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The Impact of War


Economic Prospects for Veterans

May 18, 2011

Veterans fresh from the wars in Iraq and Afghanistan are being hit hard by the current economy and the competition for jobs. The financial prospects for vets under thirty can be even more daunting. Many are trying for the first time to translate their military skills into the marketable experience civilian employers seek.



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Veterans fresh from the wars in Iraq and Afghanistan are being hit hard by the current economy and the competition for jobs. The financial prospects for vets under thirty can be even more daunting. Many are trying for the first time to translate their military skills into the marketable experience civilian employers seek.


Kevin Miracle has seen a lot. The 30 year old served 10 years in the Army - after enlisting when he was just 17. During that time he did two tours in Iraq and two in Afghanistan. Life since he got out in September has not been easy.


"When you're over there you don't realize how bad things have gotten at home. Like you can read in the news and stuff but especially in your community where you live, like here on the East Coat: New Jersey, Philadelphia, we got hit pretty hard especially with the economy. Getting out and finding a job was so hard. I couldn't get a job anywhere."


Miracle said it wasn't for lack of effort. The former Staff Sergeant spent 8 hours a day looking for work, but with no offers he felt like he'd been demoted to a 'private' in the civilian world.


"I got to the point, I literally filled out an application at McDonald's. And they told me I was over-qualified, thank you for your service, but I mean I would clean toilets, do what I had to do to pay my bills."


Miracle ended up posting his bio on Craigslist and getting a job here at The Philadelphia Veterans Multi-Service & Education Center. As an intake counselor, Miracle helps evaluate the housing and employment needs of vets who are coming into the Center for the first time. The vets step off the elevator and it's just a few steps to his desk.


"MIRACLE: Don't worry about these first two pages right here these are for your case manager, for client notes."


Miracle's planning to go to college to get a degree in social work so he can help other returning vets. But like many of them, he's limited in what he can do because of any injury.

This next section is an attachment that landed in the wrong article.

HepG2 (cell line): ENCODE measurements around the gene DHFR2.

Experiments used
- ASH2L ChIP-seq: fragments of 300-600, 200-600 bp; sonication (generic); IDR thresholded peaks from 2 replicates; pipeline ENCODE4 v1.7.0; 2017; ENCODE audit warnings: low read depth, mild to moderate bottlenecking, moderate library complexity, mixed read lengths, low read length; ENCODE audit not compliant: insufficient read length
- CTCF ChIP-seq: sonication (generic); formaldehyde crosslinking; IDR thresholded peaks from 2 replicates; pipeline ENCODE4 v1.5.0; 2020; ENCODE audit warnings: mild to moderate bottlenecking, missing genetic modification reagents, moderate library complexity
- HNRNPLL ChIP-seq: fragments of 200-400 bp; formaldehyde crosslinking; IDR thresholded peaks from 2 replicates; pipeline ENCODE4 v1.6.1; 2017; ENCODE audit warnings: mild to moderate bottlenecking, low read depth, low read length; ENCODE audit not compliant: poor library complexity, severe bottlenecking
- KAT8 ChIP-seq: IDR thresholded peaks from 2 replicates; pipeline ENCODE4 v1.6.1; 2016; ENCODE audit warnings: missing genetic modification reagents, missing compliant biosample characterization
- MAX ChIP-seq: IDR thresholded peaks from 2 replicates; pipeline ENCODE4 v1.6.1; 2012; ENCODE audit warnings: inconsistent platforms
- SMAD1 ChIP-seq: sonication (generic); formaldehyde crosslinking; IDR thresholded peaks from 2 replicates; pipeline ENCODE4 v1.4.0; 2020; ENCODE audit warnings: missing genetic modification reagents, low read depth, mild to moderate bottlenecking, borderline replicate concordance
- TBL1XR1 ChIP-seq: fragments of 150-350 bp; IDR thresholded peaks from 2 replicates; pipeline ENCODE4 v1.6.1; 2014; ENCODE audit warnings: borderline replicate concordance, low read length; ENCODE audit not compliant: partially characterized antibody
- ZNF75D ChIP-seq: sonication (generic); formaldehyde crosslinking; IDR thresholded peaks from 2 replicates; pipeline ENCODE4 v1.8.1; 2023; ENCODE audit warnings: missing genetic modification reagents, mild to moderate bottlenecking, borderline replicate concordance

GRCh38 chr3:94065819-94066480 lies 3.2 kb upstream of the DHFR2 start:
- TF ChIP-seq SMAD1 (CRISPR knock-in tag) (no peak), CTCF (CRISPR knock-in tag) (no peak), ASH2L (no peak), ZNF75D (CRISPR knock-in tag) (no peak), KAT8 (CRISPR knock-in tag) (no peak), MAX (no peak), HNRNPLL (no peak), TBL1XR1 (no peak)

Miracle pointed to a scar on the palm of his hand.


"It was a Coke can with a little IED under it - improvised explosive device...[:45] One of the young privates, that I was in charge of, went down to pick it up...He was about to - he was about an inch away and I just kind of grabbed him and swatted it."


Miracle said he knows his challenges are not unique, or by far the worst.


Cathy Salerno has seen many of the challenges. She's been working with vets at the same center, for 18 years. She said Miracle's situation is a prime example of the challenges vets face when they leave the military.


"What we would like it to is equal to the important role that he played in the military in intelligence. But when he came back what that equated to probably is a high-paid security guard...And it's really sad and disappointing because these people held such vitally important jobs. They saved people's lives."


Veterans advocates say gaining new skills, going to college or getting trained to do something else, is key. But in this job market, even vets who seem to do everything right, can end up struggling.


Like Erin Lloyd. The young Navy vet has an easy going smile, an accounting degree from Rutgers, and the drive to find a career where she can support herself.


"I started my job search in November, so a month of so before graduation. I've applied to a lot...50 jobs, maybe more. I've been on two interviews...I didn't get them. They actually said I didn't have enough experience."


Lloyd's maintained her Mount Ephraim, New Jersey apartment with a part-time job. She said the discipline she learned as a military policewoman should very appealing to potential employers.


"When I was in that job for those 5 years, the training is unbelieveable. I mean you're at a job 24 hours a day 365 days a year."


Many potential employers don't understand all the valuable experience vets bring to the job, said Tim Embree. He's a legislative associate with the group: Iraq and Afghanistan Veterans of America.


"Thing is a lot of folks don't understand is unemployment's been bad for everybody but it's been much worse for veterans coming home from Iraq and Afghanistan."


Back at Erin Lloyd's apartment, piles of boxes illustrate her new strategy: Lloyd's moving back in with her parents in Florida. Her mom Jody Miller came to help.


"She's a great worker, very determined...military was great for her...I'm just excited to get her back to Florida and get her workin'."


Lloyd said she knows she's not alone in hoping an employer in Florida will recognize the value of hiring a vet.


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